Poetry by Matt Mitchell

Art by Joe Steinman




Monday night, Johnny in the turntable 
saying I am an old woman named after my mother,  

as my hourglass body plumps into the shape of a bullet. 
Clintonville dusk heavy, jarflies swarm the Fifth Third Bank ATM 
across the street. kids skateboarding down their front yard sidewalk, 
they all remind me of the brother Mom & Dad couldn’t conceive.  

there’s a hole in the sky where my body fell from, 
& like a doorway I too am the hope before an empty room.  

airplanes & storks fly low above our apartment, 
bird shit proudly sticks to every parking lot windshield but mine.

all the people we know are having babies. 
Tuesday morning, you take us to get vaccinated near Ohio Stadium.

we come home, I lather testosterone onto a blade of shoulder. 
because what is an immune system response suppressant but

an avalanche soon curdled into wind. 
I have been living on cheated time long before we gave it a name.

is infertility hereditary? I don’t know. probably not. maybe! 
but the testosterone could make me stroke out at any moment.

my whole heart could burst into smithereens from enanthate shock. 
I truly am only a husband when the one-use needle gives me permission.

& to be a father, that would require eggs, sperm, an incubator, 
& naive faith. when I say I love you, it is sometimes

because we have fallen into each other & are glowingly stuck like so. 
you say we will do whatever it takes, no matter the cost.

we step outside, unmasked. I flash my tits at oncoming traffic. 
you dance yourself into a fart & then we laugh.

in a stolen sky, the clouds look like faces. the years blow by, 
and of course our cells still remember





on the hospital questionnaire I list my sex 
as Cum On Feel the Noize by Quiet Riot,  

46xx chromosomes running on a barbed wire junior varsity track. 
a Canadian tuxedo if a Canadian tuxedo was instead  

              a Canadian glacier gone and thawed.  

    beneath the nebula of a throat where an Adam’s apple once corked, an ecotone. 
homesick for Hollywood, yada etc., as if any of it were ever mine to begin with.  

I am a pathological liar. the testosterone never worked, 
    I just shook all the rocks out of my shoes  

and a mirror then showed me the thin of a mustache.  

when I said I was only half a man without you, I meant you. 
not the Xyosted or the AndroGel or the placebo.  

my hair is receding towards the clouds, but under the sand 
of a forehead there you still are  

    and there you still are glowing. 
    as if recession is progress,  

              as if a cut of skin could be so pale 
like a birthmark sunbathing on a moon, as if and then again.
now, they put a needle in my testicles and pull out a maybe.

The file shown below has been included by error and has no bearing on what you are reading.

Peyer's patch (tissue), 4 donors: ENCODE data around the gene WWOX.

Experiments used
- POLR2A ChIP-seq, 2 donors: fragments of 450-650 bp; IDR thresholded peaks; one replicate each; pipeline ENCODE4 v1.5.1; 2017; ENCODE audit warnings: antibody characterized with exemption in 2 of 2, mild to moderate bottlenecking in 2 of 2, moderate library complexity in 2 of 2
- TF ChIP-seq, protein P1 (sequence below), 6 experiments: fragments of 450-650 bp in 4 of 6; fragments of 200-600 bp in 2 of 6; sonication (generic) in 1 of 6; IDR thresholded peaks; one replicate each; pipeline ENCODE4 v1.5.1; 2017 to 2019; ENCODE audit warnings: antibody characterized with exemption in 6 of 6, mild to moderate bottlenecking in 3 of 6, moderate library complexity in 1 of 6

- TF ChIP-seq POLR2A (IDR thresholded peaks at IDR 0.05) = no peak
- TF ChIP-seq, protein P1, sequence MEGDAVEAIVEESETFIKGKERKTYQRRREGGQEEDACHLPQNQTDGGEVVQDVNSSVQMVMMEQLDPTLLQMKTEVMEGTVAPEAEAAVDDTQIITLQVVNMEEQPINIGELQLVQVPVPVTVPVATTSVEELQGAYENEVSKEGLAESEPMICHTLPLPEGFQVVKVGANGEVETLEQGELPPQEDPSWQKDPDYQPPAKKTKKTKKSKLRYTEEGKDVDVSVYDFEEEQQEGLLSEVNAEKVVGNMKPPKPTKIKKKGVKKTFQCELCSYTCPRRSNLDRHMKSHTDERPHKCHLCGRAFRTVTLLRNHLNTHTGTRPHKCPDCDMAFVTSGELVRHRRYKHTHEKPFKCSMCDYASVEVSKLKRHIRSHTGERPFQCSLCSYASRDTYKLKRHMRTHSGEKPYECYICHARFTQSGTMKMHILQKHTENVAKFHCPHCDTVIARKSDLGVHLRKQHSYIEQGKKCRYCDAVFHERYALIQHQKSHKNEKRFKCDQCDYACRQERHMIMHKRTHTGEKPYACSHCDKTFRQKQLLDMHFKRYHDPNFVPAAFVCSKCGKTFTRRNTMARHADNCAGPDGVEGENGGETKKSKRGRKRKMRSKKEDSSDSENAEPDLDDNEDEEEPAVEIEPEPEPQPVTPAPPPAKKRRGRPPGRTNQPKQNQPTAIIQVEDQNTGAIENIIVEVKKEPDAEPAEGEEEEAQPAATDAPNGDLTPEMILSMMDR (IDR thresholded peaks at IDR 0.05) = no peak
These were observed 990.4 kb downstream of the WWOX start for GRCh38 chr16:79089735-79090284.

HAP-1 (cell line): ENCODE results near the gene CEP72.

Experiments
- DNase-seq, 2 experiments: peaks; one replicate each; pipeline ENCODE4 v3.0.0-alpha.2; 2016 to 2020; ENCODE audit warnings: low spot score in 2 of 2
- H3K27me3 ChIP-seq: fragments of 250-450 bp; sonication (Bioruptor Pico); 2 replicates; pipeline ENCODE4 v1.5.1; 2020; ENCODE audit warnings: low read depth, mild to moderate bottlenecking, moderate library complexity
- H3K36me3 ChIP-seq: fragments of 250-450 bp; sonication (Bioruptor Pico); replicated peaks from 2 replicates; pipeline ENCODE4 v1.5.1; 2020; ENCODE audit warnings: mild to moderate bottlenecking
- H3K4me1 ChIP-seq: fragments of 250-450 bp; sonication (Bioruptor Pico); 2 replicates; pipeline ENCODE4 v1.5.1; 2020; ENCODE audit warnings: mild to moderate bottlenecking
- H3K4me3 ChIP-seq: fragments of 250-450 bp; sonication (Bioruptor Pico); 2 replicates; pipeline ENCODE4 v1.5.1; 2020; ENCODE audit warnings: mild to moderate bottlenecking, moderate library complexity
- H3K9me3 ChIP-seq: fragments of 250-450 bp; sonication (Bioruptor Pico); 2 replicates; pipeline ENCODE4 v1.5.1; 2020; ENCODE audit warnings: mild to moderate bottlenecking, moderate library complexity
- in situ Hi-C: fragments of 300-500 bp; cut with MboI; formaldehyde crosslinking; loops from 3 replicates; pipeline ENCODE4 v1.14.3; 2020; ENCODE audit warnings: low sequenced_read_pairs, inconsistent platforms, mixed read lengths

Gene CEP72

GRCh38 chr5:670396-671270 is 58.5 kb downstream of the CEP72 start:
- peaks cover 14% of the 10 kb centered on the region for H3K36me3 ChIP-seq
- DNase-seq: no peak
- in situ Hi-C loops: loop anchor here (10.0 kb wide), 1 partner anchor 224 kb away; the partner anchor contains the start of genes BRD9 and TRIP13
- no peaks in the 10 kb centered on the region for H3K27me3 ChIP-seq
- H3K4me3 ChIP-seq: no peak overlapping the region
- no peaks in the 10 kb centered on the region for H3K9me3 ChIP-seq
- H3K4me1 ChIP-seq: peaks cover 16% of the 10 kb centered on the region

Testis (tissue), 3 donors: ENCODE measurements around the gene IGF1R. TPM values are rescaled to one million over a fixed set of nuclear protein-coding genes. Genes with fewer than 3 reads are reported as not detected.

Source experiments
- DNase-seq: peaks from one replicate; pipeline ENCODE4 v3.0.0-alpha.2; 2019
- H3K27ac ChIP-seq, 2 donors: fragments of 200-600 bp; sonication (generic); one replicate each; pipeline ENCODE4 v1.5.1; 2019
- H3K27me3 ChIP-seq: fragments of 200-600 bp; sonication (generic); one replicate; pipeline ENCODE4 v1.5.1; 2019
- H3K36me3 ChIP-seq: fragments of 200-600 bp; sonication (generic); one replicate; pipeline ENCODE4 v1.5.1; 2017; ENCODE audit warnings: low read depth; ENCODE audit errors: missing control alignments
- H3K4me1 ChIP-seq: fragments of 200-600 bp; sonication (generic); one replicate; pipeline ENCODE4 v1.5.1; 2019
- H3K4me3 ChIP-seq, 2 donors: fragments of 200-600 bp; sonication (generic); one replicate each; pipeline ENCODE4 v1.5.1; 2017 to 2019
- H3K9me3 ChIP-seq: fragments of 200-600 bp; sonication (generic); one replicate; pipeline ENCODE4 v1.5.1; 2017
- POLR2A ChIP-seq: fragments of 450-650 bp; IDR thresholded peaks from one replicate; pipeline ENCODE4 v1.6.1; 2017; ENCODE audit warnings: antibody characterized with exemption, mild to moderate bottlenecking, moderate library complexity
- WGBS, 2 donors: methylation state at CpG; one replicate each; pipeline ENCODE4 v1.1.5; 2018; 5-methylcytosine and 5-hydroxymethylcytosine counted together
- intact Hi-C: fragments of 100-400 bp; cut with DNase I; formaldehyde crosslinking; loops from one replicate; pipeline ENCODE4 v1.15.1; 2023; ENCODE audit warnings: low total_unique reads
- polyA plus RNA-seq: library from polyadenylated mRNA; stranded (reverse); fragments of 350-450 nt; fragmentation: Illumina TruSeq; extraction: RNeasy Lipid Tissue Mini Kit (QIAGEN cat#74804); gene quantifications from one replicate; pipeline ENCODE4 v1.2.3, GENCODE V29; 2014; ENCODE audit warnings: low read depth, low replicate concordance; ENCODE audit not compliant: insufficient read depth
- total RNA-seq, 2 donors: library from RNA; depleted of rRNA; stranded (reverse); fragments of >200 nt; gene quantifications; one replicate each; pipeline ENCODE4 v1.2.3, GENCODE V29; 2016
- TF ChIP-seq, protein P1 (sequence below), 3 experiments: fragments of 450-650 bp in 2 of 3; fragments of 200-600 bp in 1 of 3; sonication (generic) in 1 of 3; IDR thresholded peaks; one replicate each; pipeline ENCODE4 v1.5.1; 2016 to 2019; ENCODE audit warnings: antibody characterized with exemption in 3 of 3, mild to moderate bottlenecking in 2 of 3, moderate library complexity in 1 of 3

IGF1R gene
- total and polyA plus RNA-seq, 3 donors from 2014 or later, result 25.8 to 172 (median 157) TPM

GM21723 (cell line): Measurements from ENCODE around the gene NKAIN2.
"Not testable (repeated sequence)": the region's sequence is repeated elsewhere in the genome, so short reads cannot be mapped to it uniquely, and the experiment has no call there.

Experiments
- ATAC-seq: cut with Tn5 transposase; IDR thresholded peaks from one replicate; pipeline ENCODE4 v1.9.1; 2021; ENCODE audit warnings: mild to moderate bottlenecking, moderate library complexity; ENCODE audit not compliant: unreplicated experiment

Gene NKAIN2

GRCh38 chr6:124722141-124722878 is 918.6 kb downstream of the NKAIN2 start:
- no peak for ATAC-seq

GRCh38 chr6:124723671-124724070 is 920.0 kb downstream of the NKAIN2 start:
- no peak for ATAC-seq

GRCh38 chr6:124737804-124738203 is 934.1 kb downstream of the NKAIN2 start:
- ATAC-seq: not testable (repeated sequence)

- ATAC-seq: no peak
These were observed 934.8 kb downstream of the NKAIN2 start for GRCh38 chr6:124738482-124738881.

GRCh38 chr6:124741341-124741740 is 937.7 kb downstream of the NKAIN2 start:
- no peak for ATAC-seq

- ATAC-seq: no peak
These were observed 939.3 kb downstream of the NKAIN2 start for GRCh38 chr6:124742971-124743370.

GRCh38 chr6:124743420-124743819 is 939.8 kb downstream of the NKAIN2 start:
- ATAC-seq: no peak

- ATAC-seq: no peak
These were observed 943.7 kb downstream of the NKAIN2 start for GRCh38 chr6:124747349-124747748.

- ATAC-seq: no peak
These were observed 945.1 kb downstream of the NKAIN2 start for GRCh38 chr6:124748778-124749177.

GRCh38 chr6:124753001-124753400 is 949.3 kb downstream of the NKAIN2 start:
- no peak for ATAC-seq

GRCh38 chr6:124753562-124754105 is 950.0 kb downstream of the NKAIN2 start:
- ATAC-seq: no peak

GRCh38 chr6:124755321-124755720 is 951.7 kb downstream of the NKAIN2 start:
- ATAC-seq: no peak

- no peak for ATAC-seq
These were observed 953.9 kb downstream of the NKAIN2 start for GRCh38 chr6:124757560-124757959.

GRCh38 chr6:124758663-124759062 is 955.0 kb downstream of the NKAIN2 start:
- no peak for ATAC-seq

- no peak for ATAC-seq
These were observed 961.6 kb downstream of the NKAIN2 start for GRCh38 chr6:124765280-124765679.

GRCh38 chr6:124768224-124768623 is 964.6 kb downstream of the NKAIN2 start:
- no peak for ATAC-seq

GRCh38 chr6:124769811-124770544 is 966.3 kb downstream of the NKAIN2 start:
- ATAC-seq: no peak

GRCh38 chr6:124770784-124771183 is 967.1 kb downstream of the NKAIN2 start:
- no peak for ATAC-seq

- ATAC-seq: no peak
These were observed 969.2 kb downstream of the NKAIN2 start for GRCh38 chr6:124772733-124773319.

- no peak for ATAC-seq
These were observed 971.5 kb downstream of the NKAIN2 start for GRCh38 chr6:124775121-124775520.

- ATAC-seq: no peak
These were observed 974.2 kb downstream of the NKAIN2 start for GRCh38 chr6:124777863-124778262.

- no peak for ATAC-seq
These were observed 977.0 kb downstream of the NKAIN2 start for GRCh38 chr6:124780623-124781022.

soon, our combined latching on such little chance. 
then, a brand new baby boy may arrive breached 
but we will raise him up to the heavens to get a good look anyways.  

                        because a part of you and a part of me, 
              our modern miracle sunny side up. 
              despite being scared to death of cracking his head like an egg, 
              Richard says there will be hole in his chest where our hearts fit perfectly. 
    forever entwined by the inexplicable probability of us 
    being soulmates even in fertilization.  

    the three of us, we’ll cut up the rug. 
    we’ll get wild wild wild. come on.  

[when Papaw watched a tornado send a 2x4 through the gut of a cow, 
he then became propelled by the wind himself,  

              as if straw pushing into the chest of a tree 
    while 103 people died around him.  

                        his daddy told him there’s an ocean trapped beneath Appalachia. 
    so by the corn cellar, he and his siblings tapped their fists against the ground
like a knock. the smell of cold-packed meat sweat through the grass 
              and they all thought it was water.  

              to be tough as muscle then harvested for salt: 

     how could you possibly hold such a thing,






we are most like animals not when we argue 
but afterwards, during the faintest pull of quiet 
our apartment chooses to spare, 
when the autumn of lamplight breaks against our eyes, 
& there’s a wet on our cheeks we call oxygen  

in the same way early settlers came to shore 
& saw bison & called them buffalo 
400 years later we call the bison buffalo  
            & the buffalo extinct  

from the California zebra escaping the Hearst property 
to the Pennsylvania carrier pigeon picketing the mail, 
they will only say you are gone 
once they mistake you for living  
                                on your own terms  

it takes my face 8 years to partially cover itself in hair, 
I don’t want to imagine what my heart is incapable of  

but when Joey says 
there are 7 other people in this world who look just like me, 
I ask did god forget to add the ovaries to them, too 
with my all of my chest  

this land was made for you & me, in that 
anything you name is now that but eternally  

in that we are most like animals not when we die but 
when they bury us with buttplugs in, 
as if they are trying to keep what’s extinct locked inside


Matt Mitchell is a writer living in Columbus, Ohio. He is the author of The Neon Hollywood Cowboy (Big Lucks, 2021) and Vampire Burrito (Grieveland, 2022). Find him on Twitter @matt_mitchell48.